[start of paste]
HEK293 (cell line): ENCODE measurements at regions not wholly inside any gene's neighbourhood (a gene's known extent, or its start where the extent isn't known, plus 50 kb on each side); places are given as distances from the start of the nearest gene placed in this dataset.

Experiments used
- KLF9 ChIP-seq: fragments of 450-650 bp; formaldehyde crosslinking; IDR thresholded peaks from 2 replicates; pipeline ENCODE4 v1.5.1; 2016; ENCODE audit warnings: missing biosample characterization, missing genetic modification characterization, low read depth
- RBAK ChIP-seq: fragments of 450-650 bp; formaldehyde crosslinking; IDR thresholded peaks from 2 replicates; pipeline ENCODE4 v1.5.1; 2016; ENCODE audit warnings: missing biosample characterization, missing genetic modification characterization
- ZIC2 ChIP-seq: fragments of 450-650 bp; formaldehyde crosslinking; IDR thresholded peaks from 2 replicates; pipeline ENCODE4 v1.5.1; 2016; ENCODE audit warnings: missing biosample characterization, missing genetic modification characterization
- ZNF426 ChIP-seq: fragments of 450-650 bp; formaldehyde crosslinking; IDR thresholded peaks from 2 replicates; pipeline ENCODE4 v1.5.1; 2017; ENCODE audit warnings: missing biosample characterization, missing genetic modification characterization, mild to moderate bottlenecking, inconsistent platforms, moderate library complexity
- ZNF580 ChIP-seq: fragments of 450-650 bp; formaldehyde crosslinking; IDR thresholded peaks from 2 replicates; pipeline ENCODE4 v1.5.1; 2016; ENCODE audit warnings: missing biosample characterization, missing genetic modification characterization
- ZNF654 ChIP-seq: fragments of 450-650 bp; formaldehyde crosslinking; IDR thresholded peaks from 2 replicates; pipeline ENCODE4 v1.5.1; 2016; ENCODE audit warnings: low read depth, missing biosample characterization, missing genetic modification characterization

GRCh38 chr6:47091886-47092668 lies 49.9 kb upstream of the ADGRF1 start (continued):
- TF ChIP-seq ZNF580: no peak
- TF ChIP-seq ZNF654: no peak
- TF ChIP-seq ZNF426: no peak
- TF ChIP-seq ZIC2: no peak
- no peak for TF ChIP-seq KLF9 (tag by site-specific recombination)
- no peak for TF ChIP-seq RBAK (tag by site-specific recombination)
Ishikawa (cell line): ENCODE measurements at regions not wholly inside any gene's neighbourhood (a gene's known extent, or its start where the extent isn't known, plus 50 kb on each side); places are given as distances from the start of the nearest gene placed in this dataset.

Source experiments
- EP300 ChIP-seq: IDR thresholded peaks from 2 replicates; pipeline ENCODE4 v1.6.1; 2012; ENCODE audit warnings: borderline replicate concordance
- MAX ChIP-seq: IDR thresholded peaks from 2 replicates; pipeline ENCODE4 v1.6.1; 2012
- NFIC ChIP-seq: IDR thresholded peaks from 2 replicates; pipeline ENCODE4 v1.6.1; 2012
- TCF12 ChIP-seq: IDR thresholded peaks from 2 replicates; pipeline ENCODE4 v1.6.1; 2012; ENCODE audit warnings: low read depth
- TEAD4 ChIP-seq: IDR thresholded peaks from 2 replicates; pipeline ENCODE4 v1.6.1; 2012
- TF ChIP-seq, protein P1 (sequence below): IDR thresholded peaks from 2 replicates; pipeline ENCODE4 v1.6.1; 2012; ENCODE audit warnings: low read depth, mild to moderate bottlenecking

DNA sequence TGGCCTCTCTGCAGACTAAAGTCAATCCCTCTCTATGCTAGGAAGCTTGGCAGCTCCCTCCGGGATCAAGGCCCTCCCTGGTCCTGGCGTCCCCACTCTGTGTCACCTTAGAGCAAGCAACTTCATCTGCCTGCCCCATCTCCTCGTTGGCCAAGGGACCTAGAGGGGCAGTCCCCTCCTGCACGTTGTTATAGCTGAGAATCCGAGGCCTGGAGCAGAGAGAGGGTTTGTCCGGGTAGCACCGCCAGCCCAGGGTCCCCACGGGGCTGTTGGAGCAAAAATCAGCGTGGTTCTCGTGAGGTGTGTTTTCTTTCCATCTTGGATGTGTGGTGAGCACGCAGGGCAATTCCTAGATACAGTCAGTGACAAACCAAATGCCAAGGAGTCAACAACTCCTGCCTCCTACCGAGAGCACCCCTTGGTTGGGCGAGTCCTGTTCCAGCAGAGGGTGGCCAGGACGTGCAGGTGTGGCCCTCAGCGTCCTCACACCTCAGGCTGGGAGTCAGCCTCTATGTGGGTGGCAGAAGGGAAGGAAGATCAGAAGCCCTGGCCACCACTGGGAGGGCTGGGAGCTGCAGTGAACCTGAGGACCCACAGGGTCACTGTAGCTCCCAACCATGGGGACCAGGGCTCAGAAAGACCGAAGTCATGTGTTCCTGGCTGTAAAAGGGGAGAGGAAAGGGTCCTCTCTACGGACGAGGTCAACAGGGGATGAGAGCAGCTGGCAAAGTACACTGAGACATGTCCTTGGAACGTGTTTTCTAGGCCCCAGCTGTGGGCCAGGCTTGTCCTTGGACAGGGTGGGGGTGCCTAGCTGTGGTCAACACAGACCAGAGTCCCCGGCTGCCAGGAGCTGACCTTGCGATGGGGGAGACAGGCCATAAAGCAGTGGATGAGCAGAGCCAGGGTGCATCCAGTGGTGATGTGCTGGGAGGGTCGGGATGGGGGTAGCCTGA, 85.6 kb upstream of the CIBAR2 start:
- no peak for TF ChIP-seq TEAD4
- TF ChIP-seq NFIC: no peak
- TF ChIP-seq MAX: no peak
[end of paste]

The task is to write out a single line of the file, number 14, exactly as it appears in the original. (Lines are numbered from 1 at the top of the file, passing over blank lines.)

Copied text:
- no peak for TF ChIP-seq KLF9 (tag by site-specific recombination)